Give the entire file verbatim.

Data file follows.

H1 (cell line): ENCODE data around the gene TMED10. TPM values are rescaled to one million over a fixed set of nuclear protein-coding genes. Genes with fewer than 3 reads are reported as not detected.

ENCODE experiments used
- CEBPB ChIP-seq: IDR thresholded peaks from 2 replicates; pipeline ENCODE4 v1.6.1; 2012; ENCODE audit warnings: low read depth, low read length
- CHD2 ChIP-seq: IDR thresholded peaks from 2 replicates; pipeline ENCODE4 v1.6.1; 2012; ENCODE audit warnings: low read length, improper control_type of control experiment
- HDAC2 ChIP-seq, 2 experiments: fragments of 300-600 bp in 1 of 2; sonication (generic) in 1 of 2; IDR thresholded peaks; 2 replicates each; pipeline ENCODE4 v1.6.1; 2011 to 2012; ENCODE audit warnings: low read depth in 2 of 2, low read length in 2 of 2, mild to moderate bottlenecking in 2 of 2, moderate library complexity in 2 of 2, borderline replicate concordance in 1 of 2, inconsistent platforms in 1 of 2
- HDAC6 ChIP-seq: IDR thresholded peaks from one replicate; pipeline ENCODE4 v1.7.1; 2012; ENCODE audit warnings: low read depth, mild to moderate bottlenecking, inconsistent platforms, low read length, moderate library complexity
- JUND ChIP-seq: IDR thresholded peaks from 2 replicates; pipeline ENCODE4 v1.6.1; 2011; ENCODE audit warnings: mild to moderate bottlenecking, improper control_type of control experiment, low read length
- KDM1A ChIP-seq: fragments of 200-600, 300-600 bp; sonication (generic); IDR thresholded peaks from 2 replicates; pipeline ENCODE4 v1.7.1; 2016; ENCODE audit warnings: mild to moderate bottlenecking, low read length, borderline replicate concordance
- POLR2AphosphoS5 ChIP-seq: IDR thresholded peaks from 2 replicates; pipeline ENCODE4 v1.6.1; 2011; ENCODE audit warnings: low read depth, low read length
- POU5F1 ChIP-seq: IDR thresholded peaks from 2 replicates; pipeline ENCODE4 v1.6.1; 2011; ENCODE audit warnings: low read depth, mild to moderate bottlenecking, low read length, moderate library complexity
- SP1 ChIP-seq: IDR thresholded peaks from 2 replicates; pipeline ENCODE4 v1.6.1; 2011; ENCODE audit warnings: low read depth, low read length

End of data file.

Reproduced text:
H1 (cell line): ENCODE data around the gene TMED10. TPM values are rescaled to one million over a fixed set of nuclear protein-coding genes. Genes with fewer than 3 reads are reported as not detected.

ENCODE experiments used
- CEBPB ChIP-seq: IDR thresholded peaks from 2 replicates; pipeline ENCODE4 v1.6.1; 2012; ENCODE audit warnings: low read depth, low read length
- CHD2 ChIP-seq: IDR thresholded peaks from 2 replicates; pipeline ENCODE4 v1.6.1; 2012; ENCODE audit warnings: low read length, improper control_type of control experiment
- HDAC2 ChIP-seq, 2 experiments: fragments of 300-600 bp in 1 of 2; sonication (generic) in 1 of 2; IDR thresholded peaks; 2 replicates each; pipeline ENCODE4 v1.6.1; 2011 to 2012; ENCODE audit warnings: low read depth in 2 of 2, low read length in 2 of 2, mild to moderate bottlenecking in 2 of 2, moderate library complexity in 2 of 2, borderline replicate concordance in 1 of 2, inconsistent platforms in 1 of 2
- HDAC6 ChIP-seq: IDR thresholded peaks from one replicate; pipeline ENCODE4 v1.7.1; 2012; ENCODE audit warnings: low read depth, mild to moderate bottlenecking, inconsistent platforms, low read length, moderate library complexity
- JUND ChIP-seq: IDR thresholded peaks from 2 replicates; pipeline ENCODE4 v1.6.1; 2011; ENCODE audit warnings: mild to moderate bottlenecking, improper control_type of control experiment, low read length
- KDM1A ChIP-seq: fragments of 200-600, 300-600 bp; sonication (generic); IDR thresholded peaks from 2 replicates; pipeline ENCODE4 v1.7.1; 2016; ENCODE audit warnings: mild to moderate bottlenecking, low read length, borderline replicate concordance
- POLR2AphosphoS5 ChIP-seq: IDR thresholded peaks from 2 replicates; pipeline ENCODE4 v1.6.1; 2011; ENCODE audit warnings: low read depth, low read length
- POU5F1 ChIP-seq: IDR thresholded peaks from 2 replicates; pipeline ENCODE4 v1.6.1; 2011; ENCODE audit warnings: low read depth, mild to moderate bottlenecking, low read length, moderate library complexity
- SP1 ChIP-seq: IDR thresholded peaks from 2 replicates; pipeline ENCODE4 v1.6.1; 2011; ENCODE audit warnings: low read depth, low read length